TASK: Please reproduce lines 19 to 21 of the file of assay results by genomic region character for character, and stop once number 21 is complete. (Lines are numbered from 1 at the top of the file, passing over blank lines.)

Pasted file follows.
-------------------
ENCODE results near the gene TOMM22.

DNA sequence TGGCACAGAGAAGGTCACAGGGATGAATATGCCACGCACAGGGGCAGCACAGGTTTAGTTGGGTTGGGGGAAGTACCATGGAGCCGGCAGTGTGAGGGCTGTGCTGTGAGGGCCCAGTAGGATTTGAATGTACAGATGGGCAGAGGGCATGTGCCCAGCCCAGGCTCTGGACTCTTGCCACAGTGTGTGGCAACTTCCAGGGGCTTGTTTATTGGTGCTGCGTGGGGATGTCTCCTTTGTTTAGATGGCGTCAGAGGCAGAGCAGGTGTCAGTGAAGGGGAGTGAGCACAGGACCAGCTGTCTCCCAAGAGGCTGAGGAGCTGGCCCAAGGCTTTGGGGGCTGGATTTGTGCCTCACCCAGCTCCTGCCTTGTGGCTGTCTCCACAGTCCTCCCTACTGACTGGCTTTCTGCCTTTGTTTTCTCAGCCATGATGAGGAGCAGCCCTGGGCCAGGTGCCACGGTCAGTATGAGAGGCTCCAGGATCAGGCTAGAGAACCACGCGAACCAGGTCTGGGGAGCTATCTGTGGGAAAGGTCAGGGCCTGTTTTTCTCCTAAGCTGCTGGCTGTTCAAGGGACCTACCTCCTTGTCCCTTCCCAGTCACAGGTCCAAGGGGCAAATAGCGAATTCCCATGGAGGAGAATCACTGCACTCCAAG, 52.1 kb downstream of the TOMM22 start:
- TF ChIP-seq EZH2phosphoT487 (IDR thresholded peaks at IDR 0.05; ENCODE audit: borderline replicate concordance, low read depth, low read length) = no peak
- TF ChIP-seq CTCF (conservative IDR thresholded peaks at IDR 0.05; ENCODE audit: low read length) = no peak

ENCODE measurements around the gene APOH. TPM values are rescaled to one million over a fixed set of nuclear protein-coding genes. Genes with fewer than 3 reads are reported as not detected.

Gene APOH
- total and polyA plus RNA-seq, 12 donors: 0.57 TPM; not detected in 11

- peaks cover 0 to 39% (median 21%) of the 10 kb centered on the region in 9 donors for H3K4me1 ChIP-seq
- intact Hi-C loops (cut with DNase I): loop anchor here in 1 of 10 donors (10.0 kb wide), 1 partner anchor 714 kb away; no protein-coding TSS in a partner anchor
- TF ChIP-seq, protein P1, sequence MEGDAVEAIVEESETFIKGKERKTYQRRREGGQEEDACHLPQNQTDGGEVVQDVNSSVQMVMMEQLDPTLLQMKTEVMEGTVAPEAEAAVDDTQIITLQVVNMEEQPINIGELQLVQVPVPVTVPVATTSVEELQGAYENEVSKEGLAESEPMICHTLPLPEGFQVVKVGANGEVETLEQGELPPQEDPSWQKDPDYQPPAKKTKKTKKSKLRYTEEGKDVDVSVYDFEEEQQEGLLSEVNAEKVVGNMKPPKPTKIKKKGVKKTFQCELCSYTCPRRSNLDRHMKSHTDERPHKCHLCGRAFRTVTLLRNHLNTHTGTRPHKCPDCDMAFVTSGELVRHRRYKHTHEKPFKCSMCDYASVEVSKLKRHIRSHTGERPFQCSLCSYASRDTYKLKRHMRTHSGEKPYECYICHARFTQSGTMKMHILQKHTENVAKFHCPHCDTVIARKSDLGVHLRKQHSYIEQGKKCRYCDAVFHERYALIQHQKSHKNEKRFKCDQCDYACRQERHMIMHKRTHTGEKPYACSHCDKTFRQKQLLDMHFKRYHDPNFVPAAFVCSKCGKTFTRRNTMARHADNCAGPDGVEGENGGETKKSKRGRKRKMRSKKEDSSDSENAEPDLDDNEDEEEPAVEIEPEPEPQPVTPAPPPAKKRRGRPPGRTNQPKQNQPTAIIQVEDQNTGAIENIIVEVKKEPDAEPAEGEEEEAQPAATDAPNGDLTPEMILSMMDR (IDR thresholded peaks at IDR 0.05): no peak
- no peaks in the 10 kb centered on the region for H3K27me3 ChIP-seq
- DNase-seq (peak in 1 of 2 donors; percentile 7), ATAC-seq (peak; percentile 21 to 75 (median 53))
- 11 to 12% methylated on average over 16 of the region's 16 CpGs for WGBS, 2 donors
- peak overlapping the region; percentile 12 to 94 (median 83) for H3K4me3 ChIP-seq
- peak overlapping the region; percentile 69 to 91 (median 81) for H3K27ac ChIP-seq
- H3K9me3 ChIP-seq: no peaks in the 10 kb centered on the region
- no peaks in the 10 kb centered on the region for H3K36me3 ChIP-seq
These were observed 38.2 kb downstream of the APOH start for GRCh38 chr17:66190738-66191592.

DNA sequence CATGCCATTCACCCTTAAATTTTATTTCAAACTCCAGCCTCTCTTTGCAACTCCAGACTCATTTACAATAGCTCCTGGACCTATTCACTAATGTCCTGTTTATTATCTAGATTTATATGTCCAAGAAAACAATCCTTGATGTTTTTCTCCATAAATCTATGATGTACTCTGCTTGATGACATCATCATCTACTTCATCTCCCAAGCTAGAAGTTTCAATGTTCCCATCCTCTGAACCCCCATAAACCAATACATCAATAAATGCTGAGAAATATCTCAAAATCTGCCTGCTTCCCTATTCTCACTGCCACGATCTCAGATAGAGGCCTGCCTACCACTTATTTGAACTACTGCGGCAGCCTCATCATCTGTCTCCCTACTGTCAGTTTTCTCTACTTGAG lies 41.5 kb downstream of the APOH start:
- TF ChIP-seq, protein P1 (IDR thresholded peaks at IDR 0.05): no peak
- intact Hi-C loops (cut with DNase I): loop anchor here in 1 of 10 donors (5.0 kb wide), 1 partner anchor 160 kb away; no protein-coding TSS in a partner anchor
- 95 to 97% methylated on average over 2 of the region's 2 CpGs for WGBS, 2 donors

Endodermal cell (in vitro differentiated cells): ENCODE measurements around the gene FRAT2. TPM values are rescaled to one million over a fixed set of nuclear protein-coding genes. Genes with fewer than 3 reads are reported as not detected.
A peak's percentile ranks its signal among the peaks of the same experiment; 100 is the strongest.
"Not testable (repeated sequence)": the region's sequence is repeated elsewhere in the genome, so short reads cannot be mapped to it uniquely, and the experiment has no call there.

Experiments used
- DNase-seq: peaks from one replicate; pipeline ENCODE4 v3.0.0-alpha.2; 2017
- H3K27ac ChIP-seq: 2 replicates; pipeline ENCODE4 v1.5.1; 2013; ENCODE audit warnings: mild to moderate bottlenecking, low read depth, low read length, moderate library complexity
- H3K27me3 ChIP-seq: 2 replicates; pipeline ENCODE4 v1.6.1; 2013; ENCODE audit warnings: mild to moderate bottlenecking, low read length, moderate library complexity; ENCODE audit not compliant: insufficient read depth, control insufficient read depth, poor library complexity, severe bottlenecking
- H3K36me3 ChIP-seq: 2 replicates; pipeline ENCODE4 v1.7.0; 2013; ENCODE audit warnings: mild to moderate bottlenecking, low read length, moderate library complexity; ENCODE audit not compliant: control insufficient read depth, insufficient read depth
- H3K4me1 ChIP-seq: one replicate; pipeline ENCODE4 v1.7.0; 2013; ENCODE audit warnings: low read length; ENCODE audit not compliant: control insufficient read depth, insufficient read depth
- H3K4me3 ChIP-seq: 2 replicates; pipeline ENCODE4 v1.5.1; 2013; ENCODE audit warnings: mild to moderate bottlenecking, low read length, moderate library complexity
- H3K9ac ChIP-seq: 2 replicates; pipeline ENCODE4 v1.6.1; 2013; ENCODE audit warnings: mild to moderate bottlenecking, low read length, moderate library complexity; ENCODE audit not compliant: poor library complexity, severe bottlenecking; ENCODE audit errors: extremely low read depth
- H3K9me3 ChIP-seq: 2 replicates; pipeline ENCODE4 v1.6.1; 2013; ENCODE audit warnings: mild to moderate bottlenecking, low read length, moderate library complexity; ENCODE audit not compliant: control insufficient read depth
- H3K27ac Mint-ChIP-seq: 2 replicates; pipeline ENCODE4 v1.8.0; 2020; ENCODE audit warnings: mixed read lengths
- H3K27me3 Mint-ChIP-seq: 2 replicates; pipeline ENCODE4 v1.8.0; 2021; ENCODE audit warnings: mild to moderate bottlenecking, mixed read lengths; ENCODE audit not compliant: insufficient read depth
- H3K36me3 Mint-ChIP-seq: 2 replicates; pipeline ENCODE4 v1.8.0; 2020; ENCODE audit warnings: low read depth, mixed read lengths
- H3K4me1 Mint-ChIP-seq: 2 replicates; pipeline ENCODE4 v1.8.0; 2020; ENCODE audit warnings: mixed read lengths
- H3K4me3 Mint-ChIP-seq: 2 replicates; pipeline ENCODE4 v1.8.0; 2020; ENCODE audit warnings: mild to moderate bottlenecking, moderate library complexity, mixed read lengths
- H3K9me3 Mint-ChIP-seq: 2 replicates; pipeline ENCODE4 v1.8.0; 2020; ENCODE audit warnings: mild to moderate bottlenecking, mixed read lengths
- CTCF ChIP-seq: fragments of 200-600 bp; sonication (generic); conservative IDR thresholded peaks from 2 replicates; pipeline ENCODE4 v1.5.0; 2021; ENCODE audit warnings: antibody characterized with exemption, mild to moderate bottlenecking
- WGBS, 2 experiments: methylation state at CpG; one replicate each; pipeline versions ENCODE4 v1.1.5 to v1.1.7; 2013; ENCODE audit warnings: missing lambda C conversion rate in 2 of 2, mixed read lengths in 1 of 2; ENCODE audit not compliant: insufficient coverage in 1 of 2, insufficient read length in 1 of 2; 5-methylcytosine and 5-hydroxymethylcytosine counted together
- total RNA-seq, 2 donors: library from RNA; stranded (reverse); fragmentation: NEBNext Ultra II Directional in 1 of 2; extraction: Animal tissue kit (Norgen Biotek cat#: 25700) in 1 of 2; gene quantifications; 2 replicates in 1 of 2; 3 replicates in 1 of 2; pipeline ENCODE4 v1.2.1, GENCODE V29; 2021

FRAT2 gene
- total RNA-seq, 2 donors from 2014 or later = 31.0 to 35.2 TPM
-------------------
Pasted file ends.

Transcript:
DNA sequence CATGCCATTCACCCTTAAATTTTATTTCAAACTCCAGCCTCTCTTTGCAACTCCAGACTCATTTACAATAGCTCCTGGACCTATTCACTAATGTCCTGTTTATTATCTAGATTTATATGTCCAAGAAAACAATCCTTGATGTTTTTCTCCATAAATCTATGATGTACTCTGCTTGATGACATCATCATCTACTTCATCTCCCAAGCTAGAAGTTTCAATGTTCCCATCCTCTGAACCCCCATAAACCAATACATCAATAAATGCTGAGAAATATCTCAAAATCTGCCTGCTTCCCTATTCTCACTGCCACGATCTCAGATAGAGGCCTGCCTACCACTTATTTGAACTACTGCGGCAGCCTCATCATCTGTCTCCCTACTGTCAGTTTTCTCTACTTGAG lies 41.5 kb downstream of the APOH start:
- TF ChIP-seq, protein P1 (IDR thresholded peaks at IDR 0.05): no peak
- intact Hi-C loops (cut with DNase I): loop anchor here in 1 of 10 donors (5.0 kb wide), 1 partner anchor 160 kb away; no protein-coding TSS in a partner anchor